The DNA, however, does not code for the protein directly. It uses an intermediate called RNA. When the cell needs a new protein, it starts by making an RNA copy of the gene from the DNA. The copy is made by "unzipping" the two sugar "backbones" of the DNA. After that, the sequence of bases is re-created using one of the DNA strands as a template. The RNA molecule is thus a "mirror image" of the sequence of bases on one of the DNA strands.
When the RNA copy is ready, it binds itself to small molecules called ribosomes. The ribosomes read the code in the bases and translate it into the chain of amino acids that constitutes a protein.
 

Three bases in a gene correspond to one amino acid in the protein

Small molecules called ribosomes translate the bases in the RNA copy of the gene into proteins. The ribosome attaches itself to the end of the RNA and slowly moves along the string, reading the sequence made of the four different bases: C, T, G and C.
Three bases in a row specify one amino acid. For example, the base combination ACT codes for a threonine amino acid, while GAT codes for an aspartic acid. Every time the ribosome reads three bases it sticks the corresponding amino acid to the one it found when reading the previous three bases. Slowly the ribosome makes a long string of amino acids which it carries behind it.
There are 64 possible ways you can put four different bases in a row of three. As there are only 20 different kinds of amino acids, some combinations of base code for the same amino acid. Other combinations function as a stop sign. When the ribosome reads that specific combination, it releases the string of amino acids into the cell.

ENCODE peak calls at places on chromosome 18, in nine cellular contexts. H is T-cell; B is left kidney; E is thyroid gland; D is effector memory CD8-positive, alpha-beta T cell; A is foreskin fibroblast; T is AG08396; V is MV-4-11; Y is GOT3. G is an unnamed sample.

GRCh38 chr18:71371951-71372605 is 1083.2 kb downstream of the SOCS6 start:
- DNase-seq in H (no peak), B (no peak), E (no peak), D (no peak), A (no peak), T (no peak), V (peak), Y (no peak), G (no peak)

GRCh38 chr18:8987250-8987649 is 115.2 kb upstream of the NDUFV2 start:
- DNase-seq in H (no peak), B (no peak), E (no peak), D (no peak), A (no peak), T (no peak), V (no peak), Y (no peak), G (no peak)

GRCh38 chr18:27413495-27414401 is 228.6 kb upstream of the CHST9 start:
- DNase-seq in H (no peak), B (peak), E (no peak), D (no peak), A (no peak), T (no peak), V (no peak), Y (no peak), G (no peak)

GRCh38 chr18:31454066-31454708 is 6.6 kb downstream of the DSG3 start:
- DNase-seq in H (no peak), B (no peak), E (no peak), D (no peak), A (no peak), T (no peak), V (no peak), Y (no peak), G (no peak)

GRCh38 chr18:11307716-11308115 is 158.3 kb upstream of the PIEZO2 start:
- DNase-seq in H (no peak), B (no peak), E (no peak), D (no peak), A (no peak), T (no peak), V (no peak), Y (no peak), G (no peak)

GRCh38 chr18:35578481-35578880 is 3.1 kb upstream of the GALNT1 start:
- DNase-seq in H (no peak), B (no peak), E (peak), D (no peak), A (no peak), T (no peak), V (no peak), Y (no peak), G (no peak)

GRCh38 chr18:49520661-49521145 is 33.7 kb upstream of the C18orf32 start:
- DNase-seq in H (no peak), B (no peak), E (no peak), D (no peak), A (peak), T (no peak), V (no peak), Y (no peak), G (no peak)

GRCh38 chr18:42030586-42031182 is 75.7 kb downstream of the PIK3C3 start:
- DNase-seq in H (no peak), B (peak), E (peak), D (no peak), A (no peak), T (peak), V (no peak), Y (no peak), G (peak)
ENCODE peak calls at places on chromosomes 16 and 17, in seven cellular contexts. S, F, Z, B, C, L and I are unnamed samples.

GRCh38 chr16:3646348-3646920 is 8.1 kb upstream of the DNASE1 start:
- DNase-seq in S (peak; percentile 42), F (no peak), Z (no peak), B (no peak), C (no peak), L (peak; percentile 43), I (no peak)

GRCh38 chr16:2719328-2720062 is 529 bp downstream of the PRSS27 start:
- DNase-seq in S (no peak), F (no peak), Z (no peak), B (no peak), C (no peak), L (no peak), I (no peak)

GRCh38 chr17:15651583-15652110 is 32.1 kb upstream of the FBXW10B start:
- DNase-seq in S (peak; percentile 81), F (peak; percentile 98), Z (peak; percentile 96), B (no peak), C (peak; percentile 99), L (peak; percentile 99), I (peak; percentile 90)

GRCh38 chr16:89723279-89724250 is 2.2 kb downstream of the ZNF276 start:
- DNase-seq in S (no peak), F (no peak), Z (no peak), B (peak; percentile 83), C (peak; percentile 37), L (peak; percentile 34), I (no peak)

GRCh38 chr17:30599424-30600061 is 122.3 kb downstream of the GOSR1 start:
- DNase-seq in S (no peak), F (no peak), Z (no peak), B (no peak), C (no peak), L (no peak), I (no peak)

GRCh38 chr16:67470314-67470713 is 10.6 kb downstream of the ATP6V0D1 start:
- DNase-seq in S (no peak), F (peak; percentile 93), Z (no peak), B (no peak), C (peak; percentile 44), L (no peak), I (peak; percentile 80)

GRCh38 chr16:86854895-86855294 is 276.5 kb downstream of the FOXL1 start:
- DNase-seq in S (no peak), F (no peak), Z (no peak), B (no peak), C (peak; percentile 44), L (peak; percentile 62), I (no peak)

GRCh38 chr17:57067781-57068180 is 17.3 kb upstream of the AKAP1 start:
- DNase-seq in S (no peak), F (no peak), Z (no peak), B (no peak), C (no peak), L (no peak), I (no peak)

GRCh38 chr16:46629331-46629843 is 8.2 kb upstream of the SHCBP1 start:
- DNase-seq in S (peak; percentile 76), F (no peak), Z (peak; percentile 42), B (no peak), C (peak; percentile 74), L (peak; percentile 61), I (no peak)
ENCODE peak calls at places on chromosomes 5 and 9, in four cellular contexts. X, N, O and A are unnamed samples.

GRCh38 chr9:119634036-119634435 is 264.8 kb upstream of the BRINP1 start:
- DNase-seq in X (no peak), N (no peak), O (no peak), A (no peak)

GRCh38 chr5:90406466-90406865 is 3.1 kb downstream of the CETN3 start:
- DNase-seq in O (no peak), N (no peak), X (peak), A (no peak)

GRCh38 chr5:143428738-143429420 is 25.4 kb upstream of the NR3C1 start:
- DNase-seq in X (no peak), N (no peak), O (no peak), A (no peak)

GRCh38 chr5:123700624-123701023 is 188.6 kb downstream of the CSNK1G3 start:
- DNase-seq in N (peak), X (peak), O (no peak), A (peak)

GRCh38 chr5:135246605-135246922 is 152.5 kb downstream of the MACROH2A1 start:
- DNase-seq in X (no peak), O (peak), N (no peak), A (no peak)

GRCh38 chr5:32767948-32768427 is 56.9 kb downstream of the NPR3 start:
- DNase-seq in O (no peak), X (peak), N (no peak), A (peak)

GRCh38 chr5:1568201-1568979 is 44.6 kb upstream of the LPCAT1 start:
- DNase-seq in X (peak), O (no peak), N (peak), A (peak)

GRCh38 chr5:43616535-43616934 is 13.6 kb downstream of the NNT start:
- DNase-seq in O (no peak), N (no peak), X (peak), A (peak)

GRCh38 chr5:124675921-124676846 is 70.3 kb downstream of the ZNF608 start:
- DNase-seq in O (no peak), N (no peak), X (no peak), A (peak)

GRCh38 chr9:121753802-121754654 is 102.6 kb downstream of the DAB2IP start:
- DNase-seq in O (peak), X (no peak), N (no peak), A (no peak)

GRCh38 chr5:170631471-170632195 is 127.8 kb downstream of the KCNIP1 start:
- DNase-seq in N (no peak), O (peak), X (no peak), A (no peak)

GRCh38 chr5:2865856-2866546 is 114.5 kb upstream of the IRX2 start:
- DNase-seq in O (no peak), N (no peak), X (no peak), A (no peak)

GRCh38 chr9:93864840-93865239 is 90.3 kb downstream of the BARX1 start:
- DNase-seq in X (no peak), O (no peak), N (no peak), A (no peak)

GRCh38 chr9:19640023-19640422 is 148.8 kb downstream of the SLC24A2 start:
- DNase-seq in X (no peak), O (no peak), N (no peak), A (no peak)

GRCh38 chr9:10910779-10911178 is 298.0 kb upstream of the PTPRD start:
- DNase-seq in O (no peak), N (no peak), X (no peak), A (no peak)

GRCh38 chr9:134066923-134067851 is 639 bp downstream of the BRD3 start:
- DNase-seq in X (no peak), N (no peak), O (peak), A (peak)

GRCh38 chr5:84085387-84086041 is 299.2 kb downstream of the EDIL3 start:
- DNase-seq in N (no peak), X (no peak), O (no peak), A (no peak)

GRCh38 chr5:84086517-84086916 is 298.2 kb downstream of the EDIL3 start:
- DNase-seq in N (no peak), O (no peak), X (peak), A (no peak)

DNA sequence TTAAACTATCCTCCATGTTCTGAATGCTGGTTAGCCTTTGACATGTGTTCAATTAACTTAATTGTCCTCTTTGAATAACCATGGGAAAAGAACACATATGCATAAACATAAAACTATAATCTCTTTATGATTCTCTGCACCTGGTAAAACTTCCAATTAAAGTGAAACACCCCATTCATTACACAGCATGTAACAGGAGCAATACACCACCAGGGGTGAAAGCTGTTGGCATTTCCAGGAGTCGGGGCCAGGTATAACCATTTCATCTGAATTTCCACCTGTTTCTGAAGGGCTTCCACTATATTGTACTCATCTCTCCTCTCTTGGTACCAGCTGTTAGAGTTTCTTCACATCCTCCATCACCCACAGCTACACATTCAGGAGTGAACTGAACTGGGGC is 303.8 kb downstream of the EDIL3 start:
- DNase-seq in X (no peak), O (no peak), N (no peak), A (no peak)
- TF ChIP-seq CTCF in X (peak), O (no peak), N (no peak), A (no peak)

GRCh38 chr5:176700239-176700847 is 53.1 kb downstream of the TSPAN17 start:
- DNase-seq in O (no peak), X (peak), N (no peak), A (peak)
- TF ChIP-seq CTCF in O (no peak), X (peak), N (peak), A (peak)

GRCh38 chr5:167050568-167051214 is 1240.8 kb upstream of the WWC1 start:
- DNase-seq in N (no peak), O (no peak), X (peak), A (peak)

DNA is copied when cells divide

The genetic information in an organism's cells originates from the parents. An egg or sperm cell contains half the genes of the person who produces it. When the egg and sperm cells fuse in a mother's uterus, the two combine into a complete set of chromosomes and hence genes.
After fertilization, the egg immediately starts dividing. Just before each division, the cell copies the entire set of genes. This is done by "unzipping" the original DNA string, separating the base pairs that hold the two sugar "backbones" in the DNA together. As soon as the two strands are separated, new base pairs which complement the separated bases are put in place. In the end, there are two identical molecules, each with one old and one new strand. Once the DNA is copied, one set goes into each new cell.
Many simple organisms like bacteria and primitive fungi consist of only one cell. Dividing the cell and the DNA is their way of producing new offspring.
 

New genes are produced by natural mutations

The copying of DNA is an ongoing process throughout life. Every time a cell needs to be replaced, a new one is formed from the existing tissue. Even though the cells have special mechanisms to prevent mistakes, they do sometimes happen. Such mistakes are called mutations, and they occur all the time. The most common mutations to occur when cells copy their DNA are when one set of base pairs replaces another. Other mutations are more complex. Sometimes long sequences of base pairs are missing or are wrongly placed. Even entire chromosomes can be turned around or placed in the wrong position.
Some mutations are fatal or lead to diseases such as cancer, whilst others go undetected. The latter are the raw material of evolution. When the same genes in two different organisms are not completely alike, one may work better in a particular situation than the other. When the environment changes, the particular composition of gene variants in one organism may lead to survival while other die. This is how new genes evolve from old ones and new species evolve from others doomed to destruction.